(5 ILCS 375/6.11A)
    Sec. 6.11A. Physical therapy and occupational therapy.
    (a) The program of health benefits provided under this Act shall provide coverage for medically necessary physical therapy and occupational therapy when that therapy is ordered for the treatment of autoimmune diseases or referred for the same purpose by (i) a physician licensed under the Medical Practice Act of 1987, (ii) a physician assistant licensed under the Physician Assistant Practice Act of 1987, or (iii) an advanced practice registered nurse licensed under the Nurse Practice Act.
    (b) For the purpose of this Section, "medically necessary" means any care, treatment, intervention, service, or item that will or is reasonably expected to:
        (i) prevent the onset of an illness, condition,
injury, disease, or disability;
        (ii) reduce or ameliorate the physical, mental, or
developmental effects of an illness, condition, injury, disease, or disability; or
        (iii) assist the achievement or maintenance of
maximum functional activity in performing daily activities.
    (c) The coverage required under this Section shall be subject to the same deductible, coinsurance, waiting period, cost sharing limitation, treatment limitation, calendar year maximum, or other limitations as provided for other physical or rehabilitative or occupational therapy benefits covered by the policy.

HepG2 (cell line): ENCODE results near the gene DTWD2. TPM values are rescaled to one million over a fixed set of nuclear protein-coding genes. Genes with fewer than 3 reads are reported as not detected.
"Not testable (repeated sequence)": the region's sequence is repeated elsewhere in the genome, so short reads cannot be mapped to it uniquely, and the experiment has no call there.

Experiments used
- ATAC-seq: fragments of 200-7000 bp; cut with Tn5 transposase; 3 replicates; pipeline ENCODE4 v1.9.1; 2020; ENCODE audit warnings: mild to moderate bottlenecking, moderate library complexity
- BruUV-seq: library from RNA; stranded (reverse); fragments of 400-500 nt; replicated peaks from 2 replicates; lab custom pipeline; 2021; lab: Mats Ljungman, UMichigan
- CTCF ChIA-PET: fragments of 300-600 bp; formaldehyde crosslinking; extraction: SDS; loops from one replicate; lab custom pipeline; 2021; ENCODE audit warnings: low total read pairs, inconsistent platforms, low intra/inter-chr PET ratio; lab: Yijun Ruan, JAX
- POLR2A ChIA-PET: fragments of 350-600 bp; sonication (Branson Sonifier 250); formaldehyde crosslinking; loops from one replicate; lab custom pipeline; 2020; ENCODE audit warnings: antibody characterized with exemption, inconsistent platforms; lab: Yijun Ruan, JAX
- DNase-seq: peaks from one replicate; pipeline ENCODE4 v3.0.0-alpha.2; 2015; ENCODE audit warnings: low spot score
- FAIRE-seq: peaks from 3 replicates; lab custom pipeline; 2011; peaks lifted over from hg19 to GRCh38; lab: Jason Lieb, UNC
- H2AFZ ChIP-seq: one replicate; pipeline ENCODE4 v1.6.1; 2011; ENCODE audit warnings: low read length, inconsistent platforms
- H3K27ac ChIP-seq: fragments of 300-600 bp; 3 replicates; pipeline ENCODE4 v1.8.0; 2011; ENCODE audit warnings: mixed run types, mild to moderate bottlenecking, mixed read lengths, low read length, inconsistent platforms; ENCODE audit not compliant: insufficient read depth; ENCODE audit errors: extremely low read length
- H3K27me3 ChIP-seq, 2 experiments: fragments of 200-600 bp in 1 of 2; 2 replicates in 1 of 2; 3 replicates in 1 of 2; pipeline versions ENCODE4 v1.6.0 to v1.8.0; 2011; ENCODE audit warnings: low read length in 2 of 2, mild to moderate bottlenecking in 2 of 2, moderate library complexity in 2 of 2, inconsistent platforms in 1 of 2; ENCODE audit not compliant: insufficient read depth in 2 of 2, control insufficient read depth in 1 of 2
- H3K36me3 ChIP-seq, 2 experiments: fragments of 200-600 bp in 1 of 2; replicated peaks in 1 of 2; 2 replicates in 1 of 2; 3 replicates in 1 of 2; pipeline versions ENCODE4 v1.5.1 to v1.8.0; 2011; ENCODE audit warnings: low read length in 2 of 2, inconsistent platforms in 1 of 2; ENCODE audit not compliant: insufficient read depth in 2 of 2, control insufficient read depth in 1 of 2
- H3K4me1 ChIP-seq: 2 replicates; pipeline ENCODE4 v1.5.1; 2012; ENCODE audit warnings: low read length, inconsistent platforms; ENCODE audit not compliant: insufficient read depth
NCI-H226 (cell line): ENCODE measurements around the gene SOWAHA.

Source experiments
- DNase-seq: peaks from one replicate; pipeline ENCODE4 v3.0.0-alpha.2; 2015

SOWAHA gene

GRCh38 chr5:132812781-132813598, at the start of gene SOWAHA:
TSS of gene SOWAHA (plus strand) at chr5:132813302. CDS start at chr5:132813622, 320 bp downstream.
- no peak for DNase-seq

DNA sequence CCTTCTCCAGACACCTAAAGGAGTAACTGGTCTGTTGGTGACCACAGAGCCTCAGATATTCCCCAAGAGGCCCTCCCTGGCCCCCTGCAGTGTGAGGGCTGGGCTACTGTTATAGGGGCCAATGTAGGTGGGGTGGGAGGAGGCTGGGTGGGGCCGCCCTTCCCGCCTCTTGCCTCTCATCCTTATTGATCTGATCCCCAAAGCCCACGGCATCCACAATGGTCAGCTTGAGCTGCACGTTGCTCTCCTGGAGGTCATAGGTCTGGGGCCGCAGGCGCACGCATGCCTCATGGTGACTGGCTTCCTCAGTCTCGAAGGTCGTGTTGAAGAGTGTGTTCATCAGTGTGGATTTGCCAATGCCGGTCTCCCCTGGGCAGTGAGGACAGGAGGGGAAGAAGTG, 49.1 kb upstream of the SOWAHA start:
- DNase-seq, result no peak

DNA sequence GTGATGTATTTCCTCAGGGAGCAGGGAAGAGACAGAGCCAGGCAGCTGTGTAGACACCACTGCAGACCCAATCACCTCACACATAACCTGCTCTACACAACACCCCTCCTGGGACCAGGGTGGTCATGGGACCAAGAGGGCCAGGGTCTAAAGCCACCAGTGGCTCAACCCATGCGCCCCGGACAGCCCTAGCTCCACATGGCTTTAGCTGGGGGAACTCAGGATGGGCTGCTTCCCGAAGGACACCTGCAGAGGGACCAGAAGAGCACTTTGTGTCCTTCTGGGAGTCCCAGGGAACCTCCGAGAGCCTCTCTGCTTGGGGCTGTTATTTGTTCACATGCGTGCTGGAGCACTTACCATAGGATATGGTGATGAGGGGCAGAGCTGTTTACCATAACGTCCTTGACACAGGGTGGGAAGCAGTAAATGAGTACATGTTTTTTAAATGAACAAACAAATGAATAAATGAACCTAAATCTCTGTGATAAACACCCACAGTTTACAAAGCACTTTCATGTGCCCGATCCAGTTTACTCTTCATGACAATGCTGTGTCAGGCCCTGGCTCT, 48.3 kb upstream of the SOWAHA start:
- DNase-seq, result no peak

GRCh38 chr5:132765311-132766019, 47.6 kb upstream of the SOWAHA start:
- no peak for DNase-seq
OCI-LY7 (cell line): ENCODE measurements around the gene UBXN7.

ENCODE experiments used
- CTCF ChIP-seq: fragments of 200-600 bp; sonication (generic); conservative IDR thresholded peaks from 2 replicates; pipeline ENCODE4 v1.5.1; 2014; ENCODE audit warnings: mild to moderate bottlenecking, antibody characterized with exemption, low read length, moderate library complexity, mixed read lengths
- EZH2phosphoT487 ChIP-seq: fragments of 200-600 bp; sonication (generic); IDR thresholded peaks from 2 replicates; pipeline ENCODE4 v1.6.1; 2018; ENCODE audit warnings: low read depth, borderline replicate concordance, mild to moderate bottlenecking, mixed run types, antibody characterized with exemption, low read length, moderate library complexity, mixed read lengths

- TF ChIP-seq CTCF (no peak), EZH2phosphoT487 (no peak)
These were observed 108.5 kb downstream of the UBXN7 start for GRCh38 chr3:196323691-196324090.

(d) Upon request of the reimbursing insurer, the provider of the physical therapy or occupational therapy shall furnish medical records, clinical notes, or other necessary data that substantiate that initial or continued treatment is medically necessary. When treatment is anticipated to require continued services to achieve demonstrable progress, the insurer may request a treatment plan consisting of the diagnosis, proposed treatment by type, proposed frequency of treatment, anticipated duration of treatment, anticipated outcomes stated as goals, and proposed frequency of updating the treatment plan.
    (e) When making a determination of medical necessity for treatment, an insurer must make the determination in a manner consistent with the manner in which that determination is made with respect to other diseases or illnesses covered under the policy, including an appeals process. During the appeals process, any challenge to medical necessity may be viewed as reasonable only if the review includes a licensed health care professional with the same category of license as the professional who ordered or referred the service in question and with expertise in the most current and effective treatment.
(Source: P.A. 99-581, eff. 1-1-17; 100-513, eff. 1-1-18.)